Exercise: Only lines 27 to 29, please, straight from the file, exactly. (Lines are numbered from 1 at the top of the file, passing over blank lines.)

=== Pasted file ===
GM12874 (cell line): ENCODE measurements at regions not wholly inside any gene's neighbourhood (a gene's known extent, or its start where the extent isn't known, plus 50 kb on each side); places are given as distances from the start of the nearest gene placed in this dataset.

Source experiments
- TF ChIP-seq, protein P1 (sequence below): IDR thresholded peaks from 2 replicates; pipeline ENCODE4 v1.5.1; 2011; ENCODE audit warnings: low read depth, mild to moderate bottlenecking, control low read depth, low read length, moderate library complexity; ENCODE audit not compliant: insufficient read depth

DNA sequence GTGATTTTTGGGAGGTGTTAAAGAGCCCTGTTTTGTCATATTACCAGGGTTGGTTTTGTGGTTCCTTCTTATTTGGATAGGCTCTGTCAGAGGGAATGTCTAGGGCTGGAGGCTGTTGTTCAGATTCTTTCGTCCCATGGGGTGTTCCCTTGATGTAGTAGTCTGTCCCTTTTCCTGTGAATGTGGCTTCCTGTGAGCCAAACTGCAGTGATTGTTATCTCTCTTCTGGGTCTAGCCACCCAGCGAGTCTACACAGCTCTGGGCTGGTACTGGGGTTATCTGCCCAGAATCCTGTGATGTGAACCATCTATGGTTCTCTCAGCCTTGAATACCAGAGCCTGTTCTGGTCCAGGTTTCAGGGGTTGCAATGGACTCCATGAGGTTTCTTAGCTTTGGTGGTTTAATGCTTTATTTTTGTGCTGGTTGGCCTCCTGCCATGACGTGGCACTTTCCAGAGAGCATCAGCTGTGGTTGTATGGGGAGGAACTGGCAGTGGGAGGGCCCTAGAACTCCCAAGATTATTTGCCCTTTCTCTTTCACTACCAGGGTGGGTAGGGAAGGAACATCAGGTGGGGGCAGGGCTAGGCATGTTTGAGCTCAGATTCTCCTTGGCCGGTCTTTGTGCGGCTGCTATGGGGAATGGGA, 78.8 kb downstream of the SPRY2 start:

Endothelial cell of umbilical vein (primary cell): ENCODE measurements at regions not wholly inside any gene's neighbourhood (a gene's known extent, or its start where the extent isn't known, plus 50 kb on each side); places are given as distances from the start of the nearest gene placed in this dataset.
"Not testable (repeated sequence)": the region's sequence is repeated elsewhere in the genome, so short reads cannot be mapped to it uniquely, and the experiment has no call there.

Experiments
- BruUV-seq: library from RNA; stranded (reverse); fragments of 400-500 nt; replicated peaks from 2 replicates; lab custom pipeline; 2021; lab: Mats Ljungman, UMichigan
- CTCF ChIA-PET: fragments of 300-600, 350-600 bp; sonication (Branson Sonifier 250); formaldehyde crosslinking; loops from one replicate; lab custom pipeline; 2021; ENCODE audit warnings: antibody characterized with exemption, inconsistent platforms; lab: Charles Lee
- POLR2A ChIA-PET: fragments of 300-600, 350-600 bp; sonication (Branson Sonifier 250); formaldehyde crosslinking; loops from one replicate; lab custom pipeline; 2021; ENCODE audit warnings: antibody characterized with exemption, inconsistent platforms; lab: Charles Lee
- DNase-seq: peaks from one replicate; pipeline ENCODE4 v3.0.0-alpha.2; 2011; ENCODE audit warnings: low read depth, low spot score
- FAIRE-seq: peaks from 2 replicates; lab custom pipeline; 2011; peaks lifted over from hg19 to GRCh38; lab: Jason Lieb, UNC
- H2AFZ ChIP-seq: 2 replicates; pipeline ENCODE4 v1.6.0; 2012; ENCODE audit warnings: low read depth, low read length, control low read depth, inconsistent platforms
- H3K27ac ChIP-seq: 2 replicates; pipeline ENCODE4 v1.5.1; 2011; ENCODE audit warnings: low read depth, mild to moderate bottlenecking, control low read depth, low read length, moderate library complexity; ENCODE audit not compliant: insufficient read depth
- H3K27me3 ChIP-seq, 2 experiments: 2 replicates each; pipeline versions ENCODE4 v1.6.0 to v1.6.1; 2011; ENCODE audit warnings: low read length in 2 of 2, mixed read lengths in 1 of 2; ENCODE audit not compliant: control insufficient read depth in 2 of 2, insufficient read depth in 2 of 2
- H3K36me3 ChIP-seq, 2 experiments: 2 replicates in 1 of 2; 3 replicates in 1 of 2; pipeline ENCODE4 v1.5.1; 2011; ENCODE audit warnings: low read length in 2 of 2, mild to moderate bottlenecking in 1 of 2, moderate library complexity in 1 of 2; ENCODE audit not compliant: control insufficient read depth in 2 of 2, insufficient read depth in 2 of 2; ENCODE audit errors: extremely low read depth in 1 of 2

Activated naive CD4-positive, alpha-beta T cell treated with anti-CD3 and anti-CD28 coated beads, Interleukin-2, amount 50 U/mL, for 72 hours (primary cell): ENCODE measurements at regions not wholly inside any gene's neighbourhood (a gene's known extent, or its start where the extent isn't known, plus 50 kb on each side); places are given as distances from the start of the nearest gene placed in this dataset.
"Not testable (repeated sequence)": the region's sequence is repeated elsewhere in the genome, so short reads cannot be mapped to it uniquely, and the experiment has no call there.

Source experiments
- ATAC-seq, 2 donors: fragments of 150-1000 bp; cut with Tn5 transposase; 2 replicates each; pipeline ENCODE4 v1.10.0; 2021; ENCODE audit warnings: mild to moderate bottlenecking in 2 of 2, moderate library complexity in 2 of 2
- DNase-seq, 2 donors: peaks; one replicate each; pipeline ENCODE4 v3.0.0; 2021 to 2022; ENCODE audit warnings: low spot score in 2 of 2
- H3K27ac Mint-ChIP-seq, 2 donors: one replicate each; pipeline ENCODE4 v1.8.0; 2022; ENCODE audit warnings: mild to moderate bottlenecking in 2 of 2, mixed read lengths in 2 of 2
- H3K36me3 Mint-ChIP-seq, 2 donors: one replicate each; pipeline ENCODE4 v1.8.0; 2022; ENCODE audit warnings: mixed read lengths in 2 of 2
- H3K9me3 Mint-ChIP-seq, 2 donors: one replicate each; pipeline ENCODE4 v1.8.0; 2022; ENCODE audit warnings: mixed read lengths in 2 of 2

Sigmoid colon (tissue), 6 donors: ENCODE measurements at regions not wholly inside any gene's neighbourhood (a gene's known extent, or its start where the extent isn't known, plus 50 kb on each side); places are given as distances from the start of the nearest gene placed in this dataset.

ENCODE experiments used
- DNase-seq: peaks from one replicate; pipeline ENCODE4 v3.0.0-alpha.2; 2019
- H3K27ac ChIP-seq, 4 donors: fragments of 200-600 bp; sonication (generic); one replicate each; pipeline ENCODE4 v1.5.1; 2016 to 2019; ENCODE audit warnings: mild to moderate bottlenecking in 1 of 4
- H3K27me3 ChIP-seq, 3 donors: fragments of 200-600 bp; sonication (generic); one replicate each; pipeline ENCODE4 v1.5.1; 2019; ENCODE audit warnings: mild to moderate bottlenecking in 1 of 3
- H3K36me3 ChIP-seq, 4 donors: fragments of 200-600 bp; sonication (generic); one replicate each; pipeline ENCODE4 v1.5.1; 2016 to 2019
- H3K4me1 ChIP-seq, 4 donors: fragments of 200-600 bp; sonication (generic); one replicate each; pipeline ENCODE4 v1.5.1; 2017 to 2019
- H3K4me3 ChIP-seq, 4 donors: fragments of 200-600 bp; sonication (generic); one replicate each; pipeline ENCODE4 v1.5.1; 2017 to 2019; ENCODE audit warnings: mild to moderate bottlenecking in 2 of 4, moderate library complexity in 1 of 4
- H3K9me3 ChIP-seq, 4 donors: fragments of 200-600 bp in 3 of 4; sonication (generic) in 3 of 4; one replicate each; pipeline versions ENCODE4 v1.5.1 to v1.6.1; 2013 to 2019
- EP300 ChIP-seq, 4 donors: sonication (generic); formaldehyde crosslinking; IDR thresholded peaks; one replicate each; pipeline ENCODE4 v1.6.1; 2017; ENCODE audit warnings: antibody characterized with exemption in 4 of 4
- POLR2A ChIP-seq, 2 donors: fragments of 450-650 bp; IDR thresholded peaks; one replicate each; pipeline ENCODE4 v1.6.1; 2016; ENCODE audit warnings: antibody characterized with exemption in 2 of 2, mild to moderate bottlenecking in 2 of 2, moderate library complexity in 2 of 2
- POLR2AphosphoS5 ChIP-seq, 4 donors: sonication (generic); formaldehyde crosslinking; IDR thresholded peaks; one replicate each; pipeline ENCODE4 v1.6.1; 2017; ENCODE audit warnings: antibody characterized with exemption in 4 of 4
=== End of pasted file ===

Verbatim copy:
- DNase-seq: peaks from one replicate; pipeline ENCODE4 v3.0.0-alpha.2; 2019
- H3K27ac ChIP-seq, 4 donors: fragments of 200-600 bp; sonication (generic); one replicate each; pipeline ENCODE4 v1.5.1; 2016 to 2019; ENCODE audit warnings: mild to moderate bottlenecking in 1 of 4
- H3K27me3 ChIP-seq, 3 donors: fragments of 200-600 bp; sonication (generic); one replicate each; pipeline ENCODE4 v1.5.1; 2019; ENCODE audit warnings: mild to moderate bottlenecking in 1 of 3